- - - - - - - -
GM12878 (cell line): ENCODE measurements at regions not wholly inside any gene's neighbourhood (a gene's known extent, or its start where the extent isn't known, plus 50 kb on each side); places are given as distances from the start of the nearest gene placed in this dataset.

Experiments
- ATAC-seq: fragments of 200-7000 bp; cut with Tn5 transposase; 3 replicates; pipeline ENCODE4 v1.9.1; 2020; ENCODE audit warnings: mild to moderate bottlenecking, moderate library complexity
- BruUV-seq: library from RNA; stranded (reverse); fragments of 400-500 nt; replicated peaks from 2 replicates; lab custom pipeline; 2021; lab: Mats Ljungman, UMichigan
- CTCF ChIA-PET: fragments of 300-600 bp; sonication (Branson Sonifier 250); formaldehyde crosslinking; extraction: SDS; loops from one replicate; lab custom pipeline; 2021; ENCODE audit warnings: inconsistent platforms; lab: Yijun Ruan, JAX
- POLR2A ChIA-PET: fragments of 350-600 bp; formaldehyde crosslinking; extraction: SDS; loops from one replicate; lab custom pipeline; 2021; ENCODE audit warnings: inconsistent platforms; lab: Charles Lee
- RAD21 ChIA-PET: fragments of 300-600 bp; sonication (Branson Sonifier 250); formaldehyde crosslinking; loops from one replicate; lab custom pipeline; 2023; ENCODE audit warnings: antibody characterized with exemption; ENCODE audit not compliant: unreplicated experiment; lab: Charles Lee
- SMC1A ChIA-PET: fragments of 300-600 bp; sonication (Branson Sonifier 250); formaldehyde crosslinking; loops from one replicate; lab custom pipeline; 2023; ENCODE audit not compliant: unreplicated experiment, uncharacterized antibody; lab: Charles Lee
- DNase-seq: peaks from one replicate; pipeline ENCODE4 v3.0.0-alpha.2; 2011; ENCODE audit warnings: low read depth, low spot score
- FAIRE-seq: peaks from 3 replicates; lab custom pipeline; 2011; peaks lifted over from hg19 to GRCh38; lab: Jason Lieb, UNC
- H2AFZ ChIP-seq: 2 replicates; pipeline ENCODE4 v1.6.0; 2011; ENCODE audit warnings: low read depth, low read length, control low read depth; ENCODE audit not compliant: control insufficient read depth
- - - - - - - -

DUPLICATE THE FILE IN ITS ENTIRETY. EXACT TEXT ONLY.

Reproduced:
GM12878 (cell line): ENCODE measurements at regions not wholly inside any gene's neighbourhood (a gene's known extent, or its start where the extent isn't known, plus 50 kb on each side); places are given as distances from the start of the nearest gene placed in this dataset.

Experiments
- ATAC-seq: fragments of 200-7000 bp; cut with Tn5 transposase; 3 replicates; pipeline ENCODE4 v1.9.1; 2020; ENCODE audit warnings: mild to moderate bottlenecking, moderate library complexity
- BruUV-seq: library from RNA; stranded (reverse); fragments of 400-500 nt; replicated peaks from 2 replicates; lab custom pipeline; 2021; lab: Mats Ljungman, UMichigan
- CTCF ChIA-PET: fragments of 300-600 bp; sonication (Branson Sonifier 250); formaldehyde crosslinking; extraction: SDS; loops from one replicate; lab custom pipeline; 2021; ENCODE audit warnings: inconsistent platforms; lab: Yijun Ruan, JAX
- POLR2A ChIA-PET: fragments of 350-600 bp; formaldehyde crosslinking; extraction: SDS; loops from one replicate; lab custom pipeline; 2021; ENCODE audit warnings: inconsistent platforms; lab: Charles Lee
- RAD21 ChIA-PET: fragments of 300-600 bp; sonication (Branson Sonifier 250); formaldehyde crosslinking; loops from one replicate; lab custom pipeline; 2023; ENCODE audit warnings: antibody characterized with exemption; ENCODE audit not compliant: unreplicated experiment; lab: Charles Lee
- SMC1A ChIA-PET: fragments of 300-600 bp; sonication (Branson Sonifier 250); formaldehyde crosslinking; loops from one replicate; lab custom pipeline; 2023; ENCODE audit not compliant: unreplicated experiment, uncharacterized antibody; lab: Charles Lee
- DNase-seq: peaks from one replicate; pipeline ENCODE4 v3.0.0-alpha.2; 2011; ENCODE audit warnings: low read depth, low spot score
- FAIRE-seq: peaks from 3 replicates; lab custom pipeline; 2011; peaks lifted over from hg19 to GRCh38; lab: Jason Lieb, UNC
- H2AFZ ChIP-seq: 2 replicates; pipeline ENCODE4 v1.6.0; 2011; ENCODE audit warnings: low read depth, low read length, control low read depth; ENCODE audit not compliant: control insufficient read depth